In jeans and a sweatshirt, 10-year-old Trent Ahlefeld hardly looks like a man of mystery.

But his heart, that’s another story.

“It’s always been a mystery to a lot of people,” said his pediatric cardiologist, Joseph Kuruvilla, DO.

That’s why Trent was one of the first patients to have a model of his heart created by the new 3-D printer at the Congenital Heart Center at Spectrum Health Helen DeVos Children’s Hospital.

When Trent came in for a recent doctor’s appointment, Dr. Kuruvilla picked up the clear plastic model from the counter and held it out.

“That’s your heart,” he said. “That’s what it looks like. It’s a very special and very unique heart. You should be proud of it.”

Trent grinned and cradled the chunk of plastic against his chest, right in front of the spot where his real heart beat.

“I really like it,” he said, tracing a finger along the outside. “It feels smooth. And kind of rough.”

The model had just emerged from the printer that morning.

“This is fresh. Hot off the press,” Dr. Kuruvilla said.

He removed the cutaway windows and showed Trent the hole in the wall dividing the left and right sides of his heart and the valve that regulates blood flow between the upper and lower chambers. He showed him the stents doctors placed in his veins when he was younger.

And he pointed out the dilated main pulmonary artery that emerges from the heart and how it branches into smaller and smaller blood vessels carrying blood to the lungs.

“Tiny, tiny, tiny,” Trent marveled.

The 3-D model, as captivating as it was for Trent and his mom, has a serious purpose for the doctors involved in his care, helping them determine the best treatment for the unique challenges of his heart.

“It’s not just the awe factor,” Dr. Kuruvilla said. “That exists, too. But this is incredibly useful.”

Creating the model involved a team of experts, including Joseph Vettukattil, MD, an interventional pediatric cardiologist who has done pioneering work with 3-D heart models.

41 hours to print

The pediatric congenital heart center has used an outside vendor for the 3-D printing in the past. But it recently acquired its own printer so it could print hearts for more patients and at a far lower cost.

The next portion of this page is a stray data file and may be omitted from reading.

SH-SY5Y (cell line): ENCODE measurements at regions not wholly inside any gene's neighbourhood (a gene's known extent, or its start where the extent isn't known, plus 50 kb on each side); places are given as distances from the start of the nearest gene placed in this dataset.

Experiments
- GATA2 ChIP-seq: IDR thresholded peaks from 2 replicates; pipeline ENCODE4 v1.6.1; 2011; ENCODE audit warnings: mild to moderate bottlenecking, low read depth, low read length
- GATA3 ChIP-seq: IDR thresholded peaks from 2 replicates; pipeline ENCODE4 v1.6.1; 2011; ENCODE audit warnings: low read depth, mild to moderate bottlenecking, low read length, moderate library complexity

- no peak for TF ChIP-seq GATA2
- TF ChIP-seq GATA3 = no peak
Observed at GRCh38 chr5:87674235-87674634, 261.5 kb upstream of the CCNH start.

A patient’s family donated the funds for the $3,500 printer, allowing the doctors to print a clear heart model for about $75. Previous models, which include color, cost several thousand dollars apiece.

The model can be prepared using CT, MRI or ultrasound scans or a combination of them called integrated 3-D printing, a technology developed by the team at the congenital heart center. For Trent, the team used a CT scan, which shows the anatomy of the heart in multiple planes.

Cardiac sonographer Jordan Gosnell did the computer work, segmenting the areas of focus and putting them together in a model that would be suitable for printing. He also programmed a web of struts to support the model as it emerged from the printer.

Having the printed model of his heart and having the ability to look into the chambers and look at the anatomy carefully, we can now contemplate how best we can help this child.

Dr. Joseph Vettukattil
Pediatric interventional cardiologist

Once Dr. Vettukattil reviewed and approved the plan, Gosnell hooked the computer to the printer and sent out the file.

The printer looks like an open-ended cube, about 13 inches wide. At the bottom sits a tray of liquid resin.

When the printing began, a 6-inch square plate dropped down into the resin. Light flickered underneath, as a laser created one layer of the model.

The plate rose a moment, then dropped down for the next layer.

In all, the printer created 6,418 layers to build the heart. The process took 41 hours.

After its completion, Gosnell clipped away the strands of the support structure.

“The process can take a while, but it’s really neat. As the struts are clipped away you start to see the heart,” Gosnell said. “Compared to ultrasound, it’s satisfying to be able to hold the work in your hands.”

Life at his own pace

Trent’s parents, who lived in California when he was born, learned about his unusual heart shortly after his birth.